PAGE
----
My Mother’s Day wasn’t perfect. The weekend brought rain and snot. At one point, I found myself huddled in a car with a crying, snotty Kasia and a crying, cold James, watching the soccer game that James was supposed to be playing in (I kind of deserved this, since I had completely underestimated how cold it was—it is NOT supposed to be 35 degrees in May—and had forgotten to bring gloves or a hat for James). I didn’t get to sleep in on Mother’s Day, as I’ve learned that me sleeping in only leads to a grumpy husband who didn’t get enough sleep, and then no-one is happy. So I got up with the kids, bright and early. I didn’t get the tulips I wanted, even though I sent my husband an e-mail that said, “FYI, I like tulips.” Apparently the message was too subtle. I changed my outfit twice before going to church and still had massive amounts of snot on my shirt when we arrived. We ate out at restaurant for lunch, but between a squirmy baby who had missed her nap and a hyper 5 year old who literally *jumped* out of his chair four times, I didn’t get to eat my food until it was cold. There was laundry to be done, a house to be cleaned, and dinner to be made. And nobody else volunteered to take over those duties.
So, my Mother’s Day wasn’t perfect. But I chose to love it anyway.
I chose to love it because I know full well that there are too many women who ache to be mothers and are struggling on their journey to get there. Woman who will spend Mother’s day trying desperately to forget that the one thing they want—to have a baby to snuggle and kiss and rock to sleep at night—seems to be only a distant dream that will never become a reality. Women who have lost babies who were part of them, if only for the briefest moment in time. I know this because I was one of those women. And so I chose to love the snot and the tears and the laundry and the chaos because they are part and parcel of this amazing gift called motherhood.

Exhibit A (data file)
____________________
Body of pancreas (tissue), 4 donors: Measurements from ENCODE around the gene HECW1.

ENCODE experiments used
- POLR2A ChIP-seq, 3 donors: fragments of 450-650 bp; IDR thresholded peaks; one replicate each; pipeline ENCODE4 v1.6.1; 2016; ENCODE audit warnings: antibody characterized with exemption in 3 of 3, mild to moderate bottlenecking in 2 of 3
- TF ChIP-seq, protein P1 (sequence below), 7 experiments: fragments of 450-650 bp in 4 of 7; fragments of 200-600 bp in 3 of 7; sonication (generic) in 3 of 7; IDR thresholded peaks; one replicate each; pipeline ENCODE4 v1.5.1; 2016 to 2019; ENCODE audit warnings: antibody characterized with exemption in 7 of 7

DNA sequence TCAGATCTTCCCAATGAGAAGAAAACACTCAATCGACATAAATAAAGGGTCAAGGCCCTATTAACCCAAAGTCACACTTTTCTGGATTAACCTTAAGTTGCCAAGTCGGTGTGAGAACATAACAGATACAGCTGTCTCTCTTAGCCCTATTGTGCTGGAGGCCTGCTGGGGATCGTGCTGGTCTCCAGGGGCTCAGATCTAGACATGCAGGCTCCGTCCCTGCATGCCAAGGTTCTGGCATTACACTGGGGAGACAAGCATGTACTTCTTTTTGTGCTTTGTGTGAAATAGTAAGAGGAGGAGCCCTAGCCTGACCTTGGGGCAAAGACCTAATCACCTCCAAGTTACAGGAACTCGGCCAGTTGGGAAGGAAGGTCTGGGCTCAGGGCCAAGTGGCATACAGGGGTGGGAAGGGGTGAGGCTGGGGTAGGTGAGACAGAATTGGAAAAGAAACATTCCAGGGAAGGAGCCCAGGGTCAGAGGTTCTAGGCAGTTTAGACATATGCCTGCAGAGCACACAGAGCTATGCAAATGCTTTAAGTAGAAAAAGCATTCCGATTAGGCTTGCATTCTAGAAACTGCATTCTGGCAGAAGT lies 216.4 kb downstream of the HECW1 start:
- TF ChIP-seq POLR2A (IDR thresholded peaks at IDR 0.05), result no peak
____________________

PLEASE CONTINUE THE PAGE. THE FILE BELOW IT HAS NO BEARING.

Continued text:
I chose to love it because my son has another mother, his Ethiopian first mother, who didn’t get to see him jump off of chairs today. As grateful as I am for the joy that this amazing little boy brings into my life and as much as it physically takes my breath away when I think about the prospect of not having him here, I will never forget that my joy comes at the expense of another mother’s loss. I wish I could reach out to his first mother to tell her that James is safe, and he is happy, and he is loved. Oh, how he is loved. But I can’t. And so I chose to love the day and this boy and all his energy to honor the sacrifice his birthmother made. And I chose to love the day because I am heartbreakingly aware of how, with just the smallest twist of fate, I would not have had the chance to hug this little boy and watch him jump off chairs, and see him grow up before my eyes.
I chose to love it because, all over the world, there are mothers who can’t feed their children or keep them warm or keep them sheltered from the rain. On my Mother’s Day, I got to give my children food without thinking twice about how I would make this happen. I got to clothe them, and when they were cold, we got to snuggle in a car, protected from the rain. And when they were sick, I got to wipe their noses with a clean cloth and give them medicine to ease their pain and tuck them into warm beds. I got to give them warm bathes and clean clothes. I got to keep them safe. So I chose to love the day because I know how extraordinarily lucky I am to be able to give those gifts to my children and how many mothers would do anything to be able to do these simple things for theirs.
I chose to love the day anyway because behind the joys of motherhood, there is a sadness that always lingers in the shadows. I miss my mom. I miss her smile and oh, how I miss her voice. Her voice, the one that had the ability to make me feel safe and warm and loved all over. I miss that feeling, the one of complete and utter unconditional love that only a mom can evoke. I miss her profoundly and deeply and achingly. And yet the grief is bittersweet. The bitterness is obvious. The sweetness is the clarity that such a loss brings about the brevity of life. That clarity shapes my days. I chose to love the day because I truly understand, down to my very core, that these moments with my children are excruciatingly, breathtakingly brief.
So I chose to love my Mother’s Day. It wasn’t perfect. But it was full of moments that were oh-so-sweet. I woke up to James spontaneously shouting, “Happy Mothers’ Day!” with no one to remind him to do so (remember, my husband was still sleeping). My baby girl woke up and smiled at me with her two new teeth peeking out. My husband presented me with a Dairy Queen cake which I had also requested (okay, so truth be told, my e-mail actually read: “FYI I like tulips and Dairy Queen cake.” He just went for the cake part instead of the tulips part). I felt my mom’s presence in church. At dinner that night, James insisted I get the first piece of cake and crawled over into my lap to give me a kiss. I got to hug my children and watch them play and to put them to bed with full bellies, clean pajamas, and warm blankets. My day wasn’t perfect. But it was more than I deserved. And it was more than enough.
- ▼ May (5)